A thorough study of ideas and logical reasoning through the use of the axiomatic system. The course will include the topics of plane, solid, and coordinate geometry. Concepts studied will include lines, planes, angles, triangles, circles, polygons, area, surface area, volume, perimeter, and right triangle trigonometry. The maintenance of algebraic skills will be emphasized.
3SSGEOMS1 – Semester 1 - Structure of Geometry, constructions, triangle congruence proofs (CCSD Unit 1, Unit 2, sections 1-2)
3SSGEOMS2 – Semester 2 - Similarity, right triangle trigonometry, circles, polygons (CCSD Unit 2, sections 3-4, Unit 3, Unit 4)
A course for students who would like to achieve in areas of reading, writing, and oral communication skills. Instruction includes: grammar, semantics, paragraph, and essay construction. Outside reading and writing assignments required.
1SSENG09S – (completed 9)
1SSENG10S – (completed 10)
1SSENG11S – (completed 11)
In this class, students will study, write, and revise poems, short stories, non-fiction narratives, and/or short plays in a workshop situation. Weekly writing assignments and journals emphasize the skills applicable to writing creatively in various genres.
1SSCREWRS – satisfies 1 sem. of any English required or elective credit.
This course is designed to introduce students to Constitutional principles of the United States. Students will examine current U.S. policies, citizens' rights, and the means to participate within a democratic form of government. This course will also address state standards in Government and Civics.
A survey of events from the Reconstruction to Industrialization – Semester 1; Industrialization to Contemporary America – Semester 2
2SSUSHSTS1 – Semester 1
2SSUSHSTS2 - Semester 2
Biochemistry, Cells and Genetics: This class will review process skills such as research skills, data collection and analysis and lab write-up skills as they relate to biology. Students will also learn about characteristics of life, complex carbon compounds, cell structure and function, DNA, genetics and biotechnology applications.
4SSBIO1 – Biochemistry, Cells, Genetics
Ecology and Evolution: This class will review process skills such as research skills, data collection and analysis and lab write-up skills as they relate to biology. Students will also learn about populations, biodiversity, ecology and ecosystems, the theory of evolution and taxonomy.
4SSBIO2 – Ecology and Evolution
Chemistry and the Nature of Matter: This class will review process skills such as graphing, metrics and conversions, density, and lab write-up skills. Students will also learn about the periodic table, phases of matter, pH, atomic theory, chemical reactions, naming compounds and balancing equations. Introduction to nuclear chemistry is also covered. Connections to Earth Science topics (Earth's surface, atmosphere, water, etc.) will be made where relevant.
4SSPHYSS1 – Chemistry and the Nature of Matter
Motion and Energy: Students will review process skills such as graphing, metrics and conversions, density, and lab write-up skills. Newton's laws, motion, simple machines, and energy (light, sound and heat) are also covered. Connections to Earth Science topics (astronomy, plate tectonics, oceans, etc.) will be made where relevant.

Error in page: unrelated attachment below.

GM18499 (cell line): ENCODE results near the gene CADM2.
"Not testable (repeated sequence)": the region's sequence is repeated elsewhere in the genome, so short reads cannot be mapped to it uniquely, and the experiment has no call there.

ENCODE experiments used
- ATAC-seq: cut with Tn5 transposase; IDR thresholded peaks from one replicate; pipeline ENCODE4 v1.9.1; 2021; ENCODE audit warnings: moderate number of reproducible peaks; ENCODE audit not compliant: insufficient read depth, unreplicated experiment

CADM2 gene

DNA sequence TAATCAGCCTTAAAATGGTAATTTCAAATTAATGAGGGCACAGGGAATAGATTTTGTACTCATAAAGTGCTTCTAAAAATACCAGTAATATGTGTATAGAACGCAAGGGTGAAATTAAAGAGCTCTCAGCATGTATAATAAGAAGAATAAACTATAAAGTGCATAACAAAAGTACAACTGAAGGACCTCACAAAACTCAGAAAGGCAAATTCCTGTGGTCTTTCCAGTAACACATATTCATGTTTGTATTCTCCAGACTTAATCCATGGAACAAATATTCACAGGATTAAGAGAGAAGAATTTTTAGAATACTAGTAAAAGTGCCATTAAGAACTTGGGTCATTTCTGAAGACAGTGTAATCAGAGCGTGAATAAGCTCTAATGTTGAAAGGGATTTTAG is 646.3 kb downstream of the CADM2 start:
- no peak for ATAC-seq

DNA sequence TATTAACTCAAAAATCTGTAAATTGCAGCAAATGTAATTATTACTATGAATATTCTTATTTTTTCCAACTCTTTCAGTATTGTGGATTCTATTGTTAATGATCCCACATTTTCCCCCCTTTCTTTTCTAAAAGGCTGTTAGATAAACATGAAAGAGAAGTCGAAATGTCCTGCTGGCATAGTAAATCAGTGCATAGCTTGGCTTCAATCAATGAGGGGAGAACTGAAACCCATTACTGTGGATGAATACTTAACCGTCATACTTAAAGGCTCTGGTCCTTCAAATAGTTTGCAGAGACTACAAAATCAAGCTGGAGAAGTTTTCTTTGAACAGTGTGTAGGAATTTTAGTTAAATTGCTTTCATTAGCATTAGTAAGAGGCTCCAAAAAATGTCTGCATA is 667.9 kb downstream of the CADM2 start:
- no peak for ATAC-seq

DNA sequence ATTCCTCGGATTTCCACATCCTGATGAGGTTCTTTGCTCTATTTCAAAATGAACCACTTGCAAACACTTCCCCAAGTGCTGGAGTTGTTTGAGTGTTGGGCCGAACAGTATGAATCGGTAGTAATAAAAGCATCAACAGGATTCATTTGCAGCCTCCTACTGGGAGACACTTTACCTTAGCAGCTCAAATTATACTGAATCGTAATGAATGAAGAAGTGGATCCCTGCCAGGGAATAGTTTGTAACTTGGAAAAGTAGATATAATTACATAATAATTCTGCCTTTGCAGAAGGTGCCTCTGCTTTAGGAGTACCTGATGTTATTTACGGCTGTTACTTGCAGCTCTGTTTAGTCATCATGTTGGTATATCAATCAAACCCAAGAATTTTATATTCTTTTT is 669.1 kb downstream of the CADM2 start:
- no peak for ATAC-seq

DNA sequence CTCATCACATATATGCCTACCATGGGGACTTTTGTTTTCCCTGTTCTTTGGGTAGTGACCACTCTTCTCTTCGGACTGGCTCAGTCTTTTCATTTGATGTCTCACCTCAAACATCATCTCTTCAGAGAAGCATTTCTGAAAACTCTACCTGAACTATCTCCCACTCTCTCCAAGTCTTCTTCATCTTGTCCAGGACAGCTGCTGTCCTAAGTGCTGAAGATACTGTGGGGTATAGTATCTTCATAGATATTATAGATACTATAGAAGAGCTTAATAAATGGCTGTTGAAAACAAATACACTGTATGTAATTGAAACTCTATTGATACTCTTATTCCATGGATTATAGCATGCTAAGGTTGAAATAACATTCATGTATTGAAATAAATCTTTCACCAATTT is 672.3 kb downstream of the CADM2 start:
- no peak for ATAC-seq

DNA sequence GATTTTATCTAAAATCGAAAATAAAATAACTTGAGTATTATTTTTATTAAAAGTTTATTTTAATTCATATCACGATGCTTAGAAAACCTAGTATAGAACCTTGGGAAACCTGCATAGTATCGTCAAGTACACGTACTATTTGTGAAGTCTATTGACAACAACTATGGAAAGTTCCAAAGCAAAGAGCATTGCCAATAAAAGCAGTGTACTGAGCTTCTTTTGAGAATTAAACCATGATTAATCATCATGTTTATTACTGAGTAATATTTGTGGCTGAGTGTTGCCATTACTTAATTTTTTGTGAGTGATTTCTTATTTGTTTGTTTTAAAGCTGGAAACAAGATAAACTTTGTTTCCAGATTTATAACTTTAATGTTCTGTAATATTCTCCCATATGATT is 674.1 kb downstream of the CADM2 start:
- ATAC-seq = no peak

4SSPHYSS2 – Motion and Energy
CP World History
CP World History-This course surveys world history from the emergence of civilization to the present day. Students will study political, social, economic and cultural forces in both Western and non-Western civilizations and must complete both Sessions.
2SSCPWRH1 - Semester 1 (offered Session I only)
2SSCPWRH2 - Semester 2 (offered Session II only)
Online Summer School Credit Progression and Credit Retrieval
Online Course Offerings
English 9 - In this course, students will be challenged through a variety of tasks, which incorporate the five aspects of an English classroom: reading, writing, speaking, listening and viewing. The goal of this course is to increase students’ cognitive understanding and critical thinking skills. This goal will be met through the rigor and sophistication of the lessons and activities, the challenging assessments, and the complex texts and materials that the students will be exposed to during this course. Students will studyboth reading and writing in depth through numerous genres and lenses, they will study and experience diverse interests, cultures, perspectives, learning styles, and how intelligence is cultivated in higher level critical and creative thinking skills such as interpretation, problem-solving, and investigation. Students will develop these skills through inquiry-based activities and by exploring the text not only through a world-view lens but also through a critical/investigative lens. Students are asked to dig beneath the surface to focus on the how and why something happens the way it does. Through leveled questions and engaging discussions, students will build skills that assist them in deciphering a topic and communicating their understanding not only through their writing but also through speaking and discussion with classmates.